Study selection and data extraction
A total of 434 studies were identified using electronic searches (through Database searching (n = 426)) and other sources (n =8)) that was conducted from August 30, 2019, up to September 30, 2019. Of these, 238 studies were excluded due to duplication. From the remaining 196 studies, after reviewing the title and abstract 180 studies were excluded as they were irrelevant for this systematic review and meta-analysis. The remaining 16 full-text articles were assessed for eligibility criteria based on the pre-defined criteria. Among these five articles were further excluded due to they are not inline to the preset criteria, three studies from Ethiopia [20-22], one study from Nepal  and one study from Himalayas . Finally, 11 studies were fulfilled the eligibility criteria and included in this systematic review and meta-analysis (Fig.1).
Characteristics of the studies
A total of 5416 Study participants included in his systematic review with a range of 296 in Tigray  to 845 in Amhara  in individual studies, and studies were carried out from 2015 to 2019.
Utilization of Essential Newborn Care Services in Ethiopia
The utilization of essential newborn care services from included studies ranged between 23.1 % and 96.1 % (Table 1). As indicated in the forest plot, the pooled estimate for utilization of essential newborn care services from 11 studies in Ethiopia was 48.768% (95% CI: 27.891, 69.645) (Fig. 2). We identified a high and significant heterogeneity between studies (I2= 99.8%%; p-value=0.000), indicating great variability in utilization across studies, random effect analysis model was used to estimate the pooled prevalence of the utilization of essential newborn care service in Ethiopia (Fig. 2). We performed a subgroup analysis based on Study Area and study setting to identify the source of heterogeneity (Table 2). Beyond subgroup analysis, meta-regression for the included studies was conducted to identify factors for heterogeneity. However, there was no statistical significance value from the meta-regression (Table 3).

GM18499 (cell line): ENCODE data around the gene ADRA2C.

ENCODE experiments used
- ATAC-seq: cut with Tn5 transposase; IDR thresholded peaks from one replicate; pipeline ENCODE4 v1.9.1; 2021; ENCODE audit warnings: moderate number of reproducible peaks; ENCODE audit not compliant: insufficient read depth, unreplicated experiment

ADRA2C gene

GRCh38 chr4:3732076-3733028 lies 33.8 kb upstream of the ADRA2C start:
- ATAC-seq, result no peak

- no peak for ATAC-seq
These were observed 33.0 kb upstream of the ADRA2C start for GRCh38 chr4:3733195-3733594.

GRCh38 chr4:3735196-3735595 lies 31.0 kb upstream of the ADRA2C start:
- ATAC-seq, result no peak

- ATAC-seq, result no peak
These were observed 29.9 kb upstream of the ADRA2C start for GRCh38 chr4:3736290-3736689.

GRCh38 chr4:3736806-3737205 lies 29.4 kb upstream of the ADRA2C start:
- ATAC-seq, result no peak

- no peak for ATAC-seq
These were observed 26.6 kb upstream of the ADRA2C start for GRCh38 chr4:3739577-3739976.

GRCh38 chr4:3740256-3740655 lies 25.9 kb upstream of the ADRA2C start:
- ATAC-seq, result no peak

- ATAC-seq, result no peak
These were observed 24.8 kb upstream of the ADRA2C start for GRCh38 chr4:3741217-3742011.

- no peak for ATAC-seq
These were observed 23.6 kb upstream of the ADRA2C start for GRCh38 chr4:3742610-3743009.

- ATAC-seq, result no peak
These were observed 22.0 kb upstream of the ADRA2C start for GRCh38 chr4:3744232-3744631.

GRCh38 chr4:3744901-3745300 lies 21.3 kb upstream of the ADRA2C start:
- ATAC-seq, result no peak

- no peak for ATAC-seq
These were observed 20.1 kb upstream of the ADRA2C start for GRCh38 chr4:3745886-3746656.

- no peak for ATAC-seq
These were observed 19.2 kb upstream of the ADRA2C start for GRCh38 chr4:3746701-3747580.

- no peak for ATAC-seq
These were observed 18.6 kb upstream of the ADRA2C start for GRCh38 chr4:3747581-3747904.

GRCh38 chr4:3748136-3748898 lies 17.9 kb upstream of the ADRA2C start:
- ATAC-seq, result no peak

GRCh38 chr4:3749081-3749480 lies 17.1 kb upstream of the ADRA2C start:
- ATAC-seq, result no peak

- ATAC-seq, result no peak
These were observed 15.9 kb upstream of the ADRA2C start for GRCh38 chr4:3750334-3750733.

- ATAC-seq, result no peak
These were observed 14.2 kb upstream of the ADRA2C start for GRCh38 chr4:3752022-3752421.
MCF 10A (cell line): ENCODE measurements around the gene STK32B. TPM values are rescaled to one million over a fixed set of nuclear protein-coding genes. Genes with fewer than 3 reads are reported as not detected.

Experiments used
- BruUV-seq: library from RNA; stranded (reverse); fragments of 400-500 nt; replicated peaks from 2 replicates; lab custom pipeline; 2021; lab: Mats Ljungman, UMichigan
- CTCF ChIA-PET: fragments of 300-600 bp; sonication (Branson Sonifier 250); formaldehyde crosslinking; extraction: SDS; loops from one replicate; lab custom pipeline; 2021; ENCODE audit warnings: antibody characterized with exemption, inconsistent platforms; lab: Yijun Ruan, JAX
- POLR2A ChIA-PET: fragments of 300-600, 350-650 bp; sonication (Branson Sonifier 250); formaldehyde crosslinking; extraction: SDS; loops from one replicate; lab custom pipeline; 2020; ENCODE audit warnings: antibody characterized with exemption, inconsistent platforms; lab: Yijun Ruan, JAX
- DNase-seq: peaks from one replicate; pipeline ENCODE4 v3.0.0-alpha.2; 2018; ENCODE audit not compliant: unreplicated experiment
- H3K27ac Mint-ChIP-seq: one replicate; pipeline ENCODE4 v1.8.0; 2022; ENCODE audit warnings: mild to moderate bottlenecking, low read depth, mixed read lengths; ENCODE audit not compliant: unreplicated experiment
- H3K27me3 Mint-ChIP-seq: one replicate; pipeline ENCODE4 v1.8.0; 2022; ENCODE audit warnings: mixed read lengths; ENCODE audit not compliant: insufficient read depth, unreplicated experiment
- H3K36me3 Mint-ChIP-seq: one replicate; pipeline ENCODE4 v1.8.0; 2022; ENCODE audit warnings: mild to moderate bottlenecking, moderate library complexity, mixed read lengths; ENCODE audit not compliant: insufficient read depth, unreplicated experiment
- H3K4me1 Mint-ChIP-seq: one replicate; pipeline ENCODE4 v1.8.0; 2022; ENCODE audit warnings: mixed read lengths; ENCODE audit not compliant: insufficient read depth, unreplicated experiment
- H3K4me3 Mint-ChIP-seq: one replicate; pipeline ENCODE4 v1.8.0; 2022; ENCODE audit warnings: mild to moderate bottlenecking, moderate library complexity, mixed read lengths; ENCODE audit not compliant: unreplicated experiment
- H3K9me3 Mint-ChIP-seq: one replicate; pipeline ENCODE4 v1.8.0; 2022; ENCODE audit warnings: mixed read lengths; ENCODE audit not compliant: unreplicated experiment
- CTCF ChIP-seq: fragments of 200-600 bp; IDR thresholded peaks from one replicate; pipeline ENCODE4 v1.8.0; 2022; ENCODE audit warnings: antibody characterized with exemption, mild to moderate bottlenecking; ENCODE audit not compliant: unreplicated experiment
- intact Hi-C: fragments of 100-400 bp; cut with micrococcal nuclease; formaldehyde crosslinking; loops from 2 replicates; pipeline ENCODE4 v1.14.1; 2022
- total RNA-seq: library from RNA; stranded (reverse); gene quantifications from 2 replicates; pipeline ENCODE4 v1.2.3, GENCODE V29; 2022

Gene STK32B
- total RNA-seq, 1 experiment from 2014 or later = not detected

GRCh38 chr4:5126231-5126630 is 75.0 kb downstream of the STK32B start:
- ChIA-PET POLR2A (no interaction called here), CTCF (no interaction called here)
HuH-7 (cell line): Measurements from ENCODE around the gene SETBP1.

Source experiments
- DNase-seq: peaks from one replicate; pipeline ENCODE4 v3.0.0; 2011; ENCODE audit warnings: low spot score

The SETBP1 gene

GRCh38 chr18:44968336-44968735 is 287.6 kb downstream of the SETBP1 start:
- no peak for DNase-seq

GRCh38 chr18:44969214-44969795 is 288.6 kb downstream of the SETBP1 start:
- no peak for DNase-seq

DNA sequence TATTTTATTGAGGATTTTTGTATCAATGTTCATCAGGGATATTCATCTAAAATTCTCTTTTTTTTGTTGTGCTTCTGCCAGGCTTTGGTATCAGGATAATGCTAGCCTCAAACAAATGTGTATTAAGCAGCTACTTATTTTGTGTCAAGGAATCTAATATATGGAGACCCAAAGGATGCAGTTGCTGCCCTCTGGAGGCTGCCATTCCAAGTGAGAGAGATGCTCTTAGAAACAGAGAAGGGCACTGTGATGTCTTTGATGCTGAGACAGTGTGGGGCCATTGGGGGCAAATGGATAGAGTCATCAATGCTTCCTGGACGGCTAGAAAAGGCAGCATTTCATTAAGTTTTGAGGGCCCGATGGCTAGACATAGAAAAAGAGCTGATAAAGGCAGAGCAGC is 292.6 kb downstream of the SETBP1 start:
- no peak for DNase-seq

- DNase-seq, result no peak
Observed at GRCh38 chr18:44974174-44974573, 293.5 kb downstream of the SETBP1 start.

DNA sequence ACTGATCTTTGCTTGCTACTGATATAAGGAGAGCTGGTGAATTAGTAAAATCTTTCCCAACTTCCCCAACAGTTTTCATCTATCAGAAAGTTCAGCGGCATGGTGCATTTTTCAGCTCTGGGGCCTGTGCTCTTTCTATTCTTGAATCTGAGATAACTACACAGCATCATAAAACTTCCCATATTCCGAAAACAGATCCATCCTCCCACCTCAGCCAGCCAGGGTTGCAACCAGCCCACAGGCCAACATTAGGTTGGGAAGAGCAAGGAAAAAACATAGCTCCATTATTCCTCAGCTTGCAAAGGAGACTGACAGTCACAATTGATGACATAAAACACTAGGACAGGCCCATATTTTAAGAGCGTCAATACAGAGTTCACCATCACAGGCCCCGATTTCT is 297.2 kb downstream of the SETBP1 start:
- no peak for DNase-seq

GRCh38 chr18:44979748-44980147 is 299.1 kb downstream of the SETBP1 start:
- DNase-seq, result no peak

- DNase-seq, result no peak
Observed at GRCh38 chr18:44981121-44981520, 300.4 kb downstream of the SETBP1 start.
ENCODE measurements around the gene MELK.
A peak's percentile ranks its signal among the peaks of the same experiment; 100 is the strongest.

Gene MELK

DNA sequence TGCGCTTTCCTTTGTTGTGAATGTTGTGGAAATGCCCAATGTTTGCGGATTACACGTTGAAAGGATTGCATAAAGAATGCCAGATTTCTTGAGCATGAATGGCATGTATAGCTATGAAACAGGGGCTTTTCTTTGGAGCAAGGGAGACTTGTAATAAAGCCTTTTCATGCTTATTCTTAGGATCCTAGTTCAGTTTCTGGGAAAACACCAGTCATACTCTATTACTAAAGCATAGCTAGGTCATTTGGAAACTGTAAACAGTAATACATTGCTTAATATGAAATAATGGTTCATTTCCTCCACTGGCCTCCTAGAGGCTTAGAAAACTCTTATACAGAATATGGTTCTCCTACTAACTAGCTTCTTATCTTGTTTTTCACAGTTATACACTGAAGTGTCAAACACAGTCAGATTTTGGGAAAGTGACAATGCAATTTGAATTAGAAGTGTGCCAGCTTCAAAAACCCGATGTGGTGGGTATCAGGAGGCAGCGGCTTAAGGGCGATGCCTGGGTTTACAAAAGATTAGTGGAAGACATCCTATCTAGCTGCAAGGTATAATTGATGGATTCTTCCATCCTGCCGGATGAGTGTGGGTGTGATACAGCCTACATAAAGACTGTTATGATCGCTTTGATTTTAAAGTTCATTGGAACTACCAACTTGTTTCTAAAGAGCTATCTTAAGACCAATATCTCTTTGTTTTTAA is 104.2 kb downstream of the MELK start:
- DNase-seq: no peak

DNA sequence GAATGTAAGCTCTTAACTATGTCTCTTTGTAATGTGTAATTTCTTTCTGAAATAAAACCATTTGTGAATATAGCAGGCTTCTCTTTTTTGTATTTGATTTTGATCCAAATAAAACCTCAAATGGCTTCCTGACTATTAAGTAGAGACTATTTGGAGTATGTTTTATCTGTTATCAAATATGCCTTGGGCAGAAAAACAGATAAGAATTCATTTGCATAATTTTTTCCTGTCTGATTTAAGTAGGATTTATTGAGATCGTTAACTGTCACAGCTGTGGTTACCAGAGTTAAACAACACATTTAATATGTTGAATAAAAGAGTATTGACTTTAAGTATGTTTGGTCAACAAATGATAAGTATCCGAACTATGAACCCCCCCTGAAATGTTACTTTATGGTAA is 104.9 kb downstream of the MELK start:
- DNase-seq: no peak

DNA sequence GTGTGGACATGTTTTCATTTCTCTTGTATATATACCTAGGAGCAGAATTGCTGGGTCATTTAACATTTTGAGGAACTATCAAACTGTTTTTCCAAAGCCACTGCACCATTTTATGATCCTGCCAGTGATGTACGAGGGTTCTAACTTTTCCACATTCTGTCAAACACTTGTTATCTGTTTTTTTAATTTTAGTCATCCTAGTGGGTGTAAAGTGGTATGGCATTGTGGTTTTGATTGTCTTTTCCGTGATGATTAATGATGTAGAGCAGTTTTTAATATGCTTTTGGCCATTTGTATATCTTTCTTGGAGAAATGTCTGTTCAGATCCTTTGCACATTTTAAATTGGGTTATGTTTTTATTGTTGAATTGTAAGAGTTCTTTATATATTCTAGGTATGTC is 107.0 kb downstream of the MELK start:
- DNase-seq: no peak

We observed publication bias using both Begg's and Egger's tests [18, 19] and these tests showed that there was statistical evidence of publication bias at a p-value less than 0.05 and the funnel plot was asymmetry. By considering publication bias trim and fill meta-analysis was done . However, based on this analysis, the prevalence of essential newborn care utilization was 48.77 and no significant change was showed as compared with the main meta-analysis.
Sensitivity and Subgroup analysis
Due to considerable heterogeneity in this review, Subgroup analysis was done by setting of studies and regions. Based on Subgroup analysis report the pooled prevalence of essential Newborn care utilization was higher in Tigray region (66.93 %) followed by Amhara region (59.62 %). Subgroup analysis was also carried out based on the study setting, according to this analyses the prevalence rate of 51.41% and 36.82% were revealed from community Based and institution-based respectively (Table 2). A sensitivity analysis was done to identify outlier studies. According to the analysis, no influential studies were detected so that all of the studies were included in the final analysis.
Associated Factors of Newborn Care Service Utilization
A total of 11 studies were included for analysis of an associated factor of newborn care
services utilization. We identified five main associated factors with the pooled odds ratio ranging
from 1.63 to 6.84. These associated factors were a place of residence, Immediate PNC, counseling during delivery, ANC follows up and educational status of mothers. The analysis of 11 studies showed that counseling about ENBC practices was showed statistically significant association with ENBC practice of mothers as compared with those mothers who had not got counseling about ENBC practices during ANC and PNC follow up [OR=4.39, 95% CI: (2.99, 6.45] (Fig. 3a). Similarly, this study showed that living in urban was strongly associated with essential newborn care utilization [ OR = 2.50 (95% CI: 1.64, 3.88)] (Fig. 3b). Furthermore, the PNC visit was showed statistically significant association with ENBC practice of mothers when compared with those who had not to go immediate PNC visits after delivery [OR=5.53, 95% CI: (3.02, 10.13] (Fig. 3c). Moreover, utilization of newborn care services showed statistically significant association with ENBC among mothers who had two or more ANC visits compared to mothers making none visits (OR=6.84; 95% CI: 1.15, 4.70) (Fig. 3d). Mothers who had formal educational status were 1.63 times more likely to practice essential newborn care as compared to those who had no formal education [OR = 1.63 (95% CI: 1.12, 2.37)] (Fig. 3e).